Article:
Wednesday, March 2, 2011

Photoshop: Images are different on the web

Well, yesterday, I was trying to post the image of my latest painting for the web and couldn't figure out why the image was so saturated. I tried to get the correct color and couldn't. Did some more research about it this morning and learned something about Photoshop and color proofs.

When creating your image for photoshop, the standard method to create the image for the web is to use the "Save for Web & Device". This runs the old ImageReady program. However, there are times that the image is so over-saturated. I thought that it was due to the web colors. Not true. It's due to the color profiles that are stored with the image file.

To see the image as accurately as possible, use the menu option View->Proof Setup and you will see different choices. When creating the images for the web, you should choose: Monitor RGB. This shows how the images will look on your monitor (depending how well the color is calibrated on your monitor). If you select the default, Working CYMK, this will show you more accurately how the printing of the image will come out.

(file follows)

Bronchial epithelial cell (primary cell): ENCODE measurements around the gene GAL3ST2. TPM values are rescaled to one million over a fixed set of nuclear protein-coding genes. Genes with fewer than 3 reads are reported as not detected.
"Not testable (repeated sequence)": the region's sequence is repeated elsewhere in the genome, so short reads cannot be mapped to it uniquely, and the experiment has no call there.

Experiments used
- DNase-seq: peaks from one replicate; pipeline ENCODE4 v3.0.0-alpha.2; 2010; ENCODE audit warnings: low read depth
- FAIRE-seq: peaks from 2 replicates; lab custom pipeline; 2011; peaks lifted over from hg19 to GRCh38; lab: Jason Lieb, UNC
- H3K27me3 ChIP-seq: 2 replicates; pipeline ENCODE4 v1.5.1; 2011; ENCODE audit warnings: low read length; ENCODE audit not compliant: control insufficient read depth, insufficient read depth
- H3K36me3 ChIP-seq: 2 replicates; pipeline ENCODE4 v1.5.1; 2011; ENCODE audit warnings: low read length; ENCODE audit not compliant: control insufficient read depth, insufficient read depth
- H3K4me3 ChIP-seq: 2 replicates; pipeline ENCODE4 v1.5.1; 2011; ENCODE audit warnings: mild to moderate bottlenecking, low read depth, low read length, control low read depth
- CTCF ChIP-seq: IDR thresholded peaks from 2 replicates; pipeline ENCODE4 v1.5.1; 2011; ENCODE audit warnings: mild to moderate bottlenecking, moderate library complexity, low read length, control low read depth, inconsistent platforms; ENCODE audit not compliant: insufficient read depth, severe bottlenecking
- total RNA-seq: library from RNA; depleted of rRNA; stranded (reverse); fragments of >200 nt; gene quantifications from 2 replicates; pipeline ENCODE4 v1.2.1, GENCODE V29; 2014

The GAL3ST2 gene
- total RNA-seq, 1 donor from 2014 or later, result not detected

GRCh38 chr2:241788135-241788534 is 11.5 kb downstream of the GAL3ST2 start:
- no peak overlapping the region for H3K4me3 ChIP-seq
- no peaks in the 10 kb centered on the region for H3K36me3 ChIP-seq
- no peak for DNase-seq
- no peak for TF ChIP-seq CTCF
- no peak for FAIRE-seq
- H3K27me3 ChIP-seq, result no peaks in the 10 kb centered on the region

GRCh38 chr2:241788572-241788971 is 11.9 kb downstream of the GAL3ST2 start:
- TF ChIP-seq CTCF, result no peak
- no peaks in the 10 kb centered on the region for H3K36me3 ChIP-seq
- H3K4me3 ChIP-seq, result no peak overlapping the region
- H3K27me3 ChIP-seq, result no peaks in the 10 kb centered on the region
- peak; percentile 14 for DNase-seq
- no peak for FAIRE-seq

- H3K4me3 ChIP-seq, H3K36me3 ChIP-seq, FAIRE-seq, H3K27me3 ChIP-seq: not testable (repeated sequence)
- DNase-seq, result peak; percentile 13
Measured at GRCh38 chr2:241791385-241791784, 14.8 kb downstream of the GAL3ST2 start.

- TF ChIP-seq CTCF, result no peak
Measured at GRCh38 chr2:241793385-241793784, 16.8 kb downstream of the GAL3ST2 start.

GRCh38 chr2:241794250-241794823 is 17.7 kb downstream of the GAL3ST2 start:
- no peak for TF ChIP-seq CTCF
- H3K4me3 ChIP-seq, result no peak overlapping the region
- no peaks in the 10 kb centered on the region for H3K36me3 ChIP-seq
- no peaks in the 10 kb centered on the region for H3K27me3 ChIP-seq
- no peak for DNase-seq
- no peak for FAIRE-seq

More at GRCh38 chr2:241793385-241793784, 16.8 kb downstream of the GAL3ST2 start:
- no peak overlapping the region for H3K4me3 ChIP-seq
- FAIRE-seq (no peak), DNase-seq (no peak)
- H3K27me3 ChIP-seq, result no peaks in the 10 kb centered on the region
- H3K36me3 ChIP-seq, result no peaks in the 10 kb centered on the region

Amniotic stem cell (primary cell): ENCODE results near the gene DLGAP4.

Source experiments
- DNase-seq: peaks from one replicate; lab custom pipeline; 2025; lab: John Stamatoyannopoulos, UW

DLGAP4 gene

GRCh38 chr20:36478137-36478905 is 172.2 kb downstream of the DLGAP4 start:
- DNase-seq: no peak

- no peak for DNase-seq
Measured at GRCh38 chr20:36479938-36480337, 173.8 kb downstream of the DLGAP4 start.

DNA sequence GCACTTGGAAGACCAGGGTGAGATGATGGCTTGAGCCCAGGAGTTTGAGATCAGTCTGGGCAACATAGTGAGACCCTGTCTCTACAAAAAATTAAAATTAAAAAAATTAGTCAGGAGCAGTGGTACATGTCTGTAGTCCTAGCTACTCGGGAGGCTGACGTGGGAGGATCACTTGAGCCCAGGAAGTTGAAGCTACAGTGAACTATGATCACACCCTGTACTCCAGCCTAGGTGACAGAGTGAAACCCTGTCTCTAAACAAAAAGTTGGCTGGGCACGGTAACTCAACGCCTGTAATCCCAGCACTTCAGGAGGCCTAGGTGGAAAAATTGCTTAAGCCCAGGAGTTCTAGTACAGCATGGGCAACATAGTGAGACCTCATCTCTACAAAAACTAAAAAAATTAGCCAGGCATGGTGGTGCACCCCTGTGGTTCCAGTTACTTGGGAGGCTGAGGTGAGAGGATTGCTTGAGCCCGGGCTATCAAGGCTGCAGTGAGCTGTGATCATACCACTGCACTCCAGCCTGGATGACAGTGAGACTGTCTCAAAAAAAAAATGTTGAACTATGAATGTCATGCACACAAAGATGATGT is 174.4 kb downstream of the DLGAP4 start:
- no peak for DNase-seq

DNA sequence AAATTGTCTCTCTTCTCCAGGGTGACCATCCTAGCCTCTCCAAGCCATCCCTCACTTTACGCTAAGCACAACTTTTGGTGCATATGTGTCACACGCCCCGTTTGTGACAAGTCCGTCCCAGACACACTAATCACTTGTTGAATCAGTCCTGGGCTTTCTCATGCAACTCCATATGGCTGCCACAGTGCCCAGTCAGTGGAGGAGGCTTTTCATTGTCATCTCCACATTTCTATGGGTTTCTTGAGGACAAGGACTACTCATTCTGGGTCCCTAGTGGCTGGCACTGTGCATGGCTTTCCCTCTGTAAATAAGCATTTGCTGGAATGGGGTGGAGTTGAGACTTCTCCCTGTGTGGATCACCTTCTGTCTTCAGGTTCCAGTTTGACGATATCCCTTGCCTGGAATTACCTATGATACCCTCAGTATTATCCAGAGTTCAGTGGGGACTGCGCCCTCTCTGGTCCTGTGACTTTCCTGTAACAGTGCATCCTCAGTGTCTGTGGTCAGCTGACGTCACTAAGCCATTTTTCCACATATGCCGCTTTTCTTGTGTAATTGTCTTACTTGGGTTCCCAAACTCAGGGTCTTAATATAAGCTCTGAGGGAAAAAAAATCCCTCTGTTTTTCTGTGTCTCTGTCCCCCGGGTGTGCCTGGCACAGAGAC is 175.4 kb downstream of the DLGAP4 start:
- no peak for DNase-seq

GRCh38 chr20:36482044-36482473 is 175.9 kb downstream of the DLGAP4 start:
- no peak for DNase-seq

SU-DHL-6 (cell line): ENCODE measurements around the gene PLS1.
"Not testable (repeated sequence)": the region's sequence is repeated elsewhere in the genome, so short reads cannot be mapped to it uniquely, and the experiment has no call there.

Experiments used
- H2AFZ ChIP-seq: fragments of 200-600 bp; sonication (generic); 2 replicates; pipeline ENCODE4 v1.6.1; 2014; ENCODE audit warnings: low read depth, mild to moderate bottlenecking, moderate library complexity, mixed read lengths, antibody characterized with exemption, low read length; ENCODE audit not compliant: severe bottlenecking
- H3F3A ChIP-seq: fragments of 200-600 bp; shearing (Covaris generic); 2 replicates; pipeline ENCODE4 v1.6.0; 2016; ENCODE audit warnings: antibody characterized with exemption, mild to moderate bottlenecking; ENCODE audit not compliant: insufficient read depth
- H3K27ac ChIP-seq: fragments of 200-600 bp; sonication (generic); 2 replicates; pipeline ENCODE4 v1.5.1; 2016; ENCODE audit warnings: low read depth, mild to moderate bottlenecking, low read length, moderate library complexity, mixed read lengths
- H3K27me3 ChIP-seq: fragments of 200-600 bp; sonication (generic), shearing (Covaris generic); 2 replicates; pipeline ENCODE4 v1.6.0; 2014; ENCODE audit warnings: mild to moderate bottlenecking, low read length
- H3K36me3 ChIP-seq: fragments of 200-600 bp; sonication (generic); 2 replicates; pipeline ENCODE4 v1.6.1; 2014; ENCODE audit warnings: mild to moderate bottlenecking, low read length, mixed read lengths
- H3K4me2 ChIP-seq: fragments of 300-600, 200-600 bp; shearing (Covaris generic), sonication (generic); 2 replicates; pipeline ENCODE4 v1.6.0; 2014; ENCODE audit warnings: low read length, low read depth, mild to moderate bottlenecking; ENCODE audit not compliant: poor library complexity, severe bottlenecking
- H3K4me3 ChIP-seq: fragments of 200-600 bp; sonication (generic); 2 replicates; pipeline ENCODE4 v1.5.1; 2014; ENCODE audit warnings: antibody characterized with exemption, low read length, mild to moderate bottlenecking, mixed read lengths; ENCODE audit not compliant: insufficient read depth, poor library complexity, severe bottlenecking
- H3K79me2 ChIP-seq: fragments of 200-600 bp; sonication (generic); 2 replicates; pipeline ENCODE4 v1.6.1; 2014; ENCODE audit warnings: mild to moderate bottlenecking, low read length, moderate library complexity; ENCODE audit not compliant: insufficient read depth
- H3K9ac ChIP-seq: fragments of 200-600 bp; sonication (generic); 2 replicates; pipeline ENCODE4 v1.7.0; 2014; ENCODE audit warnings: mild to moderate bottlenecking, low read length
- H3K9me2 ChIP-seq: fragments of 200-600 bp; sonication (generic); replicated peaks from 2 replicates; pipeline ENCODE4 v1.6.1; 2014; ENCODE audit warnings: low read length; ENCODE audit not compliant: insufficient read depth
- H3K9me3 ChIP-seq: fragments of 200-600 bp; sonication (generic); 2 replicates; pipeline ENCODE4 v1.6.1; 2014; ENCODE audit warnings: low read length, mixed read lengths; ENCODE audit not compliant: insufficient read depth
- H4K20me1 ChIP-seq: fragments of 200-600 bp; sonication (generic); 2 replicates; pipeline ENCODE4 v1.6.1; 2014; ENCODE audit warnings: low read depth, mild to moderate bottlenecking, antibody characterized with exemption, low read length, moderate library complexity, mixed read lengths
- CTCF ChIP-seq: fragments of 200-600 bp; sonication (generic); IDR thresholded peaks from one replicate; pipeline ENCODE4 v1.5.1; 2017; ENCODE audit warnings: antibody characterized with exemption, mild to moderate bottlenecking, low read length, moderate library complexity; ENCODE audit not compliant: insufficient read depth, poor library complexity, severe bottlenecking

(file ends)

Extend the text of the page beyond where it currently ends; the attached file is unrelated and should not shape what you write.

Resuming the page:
As we see in my current painting, there is a large difference between the Working CMYK (actual image) and the Monitor RGB (Web Version). The image on the left is a fairly true representation of the painting. The image on the right was the “Save to Web” version of it. It’s too highly saturated and there is too much red in it. So, by setting my view settings to “Monitor RGB”, I was able to correct the image in Photoshop to the true colors. When I posted it on the web, it was showing the colors that I expected.

Recommendation: When creating images for the web, immediately set the View->Proof Setup to Monitor RGB. Then make your adjustments to the image. When saving the image using “Save to Web”, you should see the same image as you see in Photoshop.

Note: Using this option will look good for most monitors. However, not all of the monitors. It is highly recommended that you set the color settings correctly for your monitor before creating these images. This is a simple procedure by going to Control Panel->Color Management and following the rules to calibrate your monitor. Gives the best chance of creating the correct looking image.

If you are used to using the Adobe Gamma program to calibrate your monitor, it is no longer available for Windows 7 or Vista.

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